27 July 2006

The Mission Field Next Door.


n the Presbyterian Church in which I spent my teen years, there was often a little sheet inserted into the Sunday service bulletins that offered bits of news related to Christian missions. I remember very clearly reading one Sunday morning (though surely not during the sermon!) that the Catholic Church considered France a mission field. Not being terribly well informed about modern European culture, I found this news shocking. France, after all, was the land of Notre Dame and Chartres, the Avignon papacy and, well…Christendom. I guess I knew a little more about medieval Europe than modern. (Those interested in the political and social – and especially demographic – consequences of Europe’s advancing secularism should read George Weigel’s The Cube and the Cathedral.)

When we think about missions and missionaries (if we think of them at all), we tend to think of intrepid men and women carrying the gospel to remote parts of the earth where the Church has never been established. However, while it is certainly true that there are far distant places where the Gospel has not yet taken root, or where there is an ancient but small Christian community now persecuted and nearly overwhelmed by Islam, it is also most certainly true that we live smack dab in the middle of the mission field. The question of whether America is or ever was a “Christian nation” is debatable and much debated. There had been, of course, a strong moral consensus heavily informed by the Judeo-Christian tradition. But it should be abundantly clear that no matter how we understand our history, that consensus has now faded.

Don’t worry – this isn’t meant to be one of those doom-and-gloom, America is going to hell-in-a-hand-basket jeremiads. This is simply to say that on every side we find people who desperately need to learn of the grace of God freely given in the life, death, and resurrection of Jesus Christ. You know the old story of the commander informed by his troops that they were surrounded by the enemy: “Excellent!” replied the commander, “We can attack in any direction.” That is our situation, and that is our call in the time and place in which God in his providence has positioned us. Except, of course, that we are not “attacking” our “enemies.” No, we are loving our neighbors – offering ourselves in love and service, working to make our community a better, happier place, and sharing the Good News that in and through the Church of Jesus Christ, God is reconciling the world to himself (2 Cor 5.18,19). And there is not the slightest sense of superiority in this. How could there be? “All have sinned,” St. Paul reminds us, “and fallen short of the glory of God” (Rom 3.23). And we all know too much the reality of that “fallen short-ness” in our own lives. No, as we often say around here, the work of evangelism is simply “one beggar telling another beggar where there is bread.”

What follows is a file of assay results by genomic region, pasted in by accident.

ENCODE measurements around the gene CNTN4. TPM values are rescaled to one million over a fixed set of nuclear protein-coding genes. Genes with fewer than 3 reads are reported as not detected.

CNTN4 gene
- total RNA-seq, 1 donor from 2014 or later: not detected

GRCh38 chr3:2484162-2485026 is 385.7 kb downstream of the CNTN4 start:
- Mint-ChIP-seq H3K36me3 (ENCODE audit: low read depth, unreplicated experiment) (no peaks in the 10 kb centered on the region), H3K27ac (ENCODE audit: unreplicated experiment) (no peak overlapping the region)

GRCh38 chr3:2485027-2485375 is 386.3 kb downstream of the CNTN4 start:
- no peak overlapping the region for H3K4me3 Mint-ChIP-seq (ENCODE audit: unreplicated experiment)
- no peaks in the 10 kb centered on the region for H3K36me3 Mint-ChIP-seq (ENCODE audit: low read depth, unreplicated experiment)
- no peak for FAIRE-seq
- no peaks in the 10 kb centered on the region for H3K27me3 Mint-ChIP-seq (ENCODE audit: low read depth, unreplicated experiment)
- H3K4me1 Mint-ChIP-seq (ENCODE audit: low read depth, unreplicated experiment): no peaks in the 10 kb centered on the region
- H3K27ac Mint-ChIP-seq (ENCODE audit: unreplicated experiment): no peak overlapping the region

The church I attended while a student in St. Louis had posted above the building’s main exit a sign which read, “You are now entering the mission field.” Amen. Our Lord who called us to himself also sends us in his Name to call others: “Go therefore and make disciples of all nations, baptizing them in the name of the Father and of the Son and of the Holy Spirit, teaching them to observe all that I have commanded you. And behold, I am with you always, to the end of the age” (Mt 28.19,20). As it happens, “all nations” are right across the backyard fence, next to us at the coffee shop, sharing in our businesses, going to school with our children. Does speaking to someone about the hope that is within, even simply inviting a new acquaintance to church seem a daunting thing? Remember that it is precisely here, as we reach out in his Name, that our Lord promises his blessed Presence.

Faithfully,
Patrick+
*This article is from the August issue of the St. Joseph of Arimathea parish newsletter.
 

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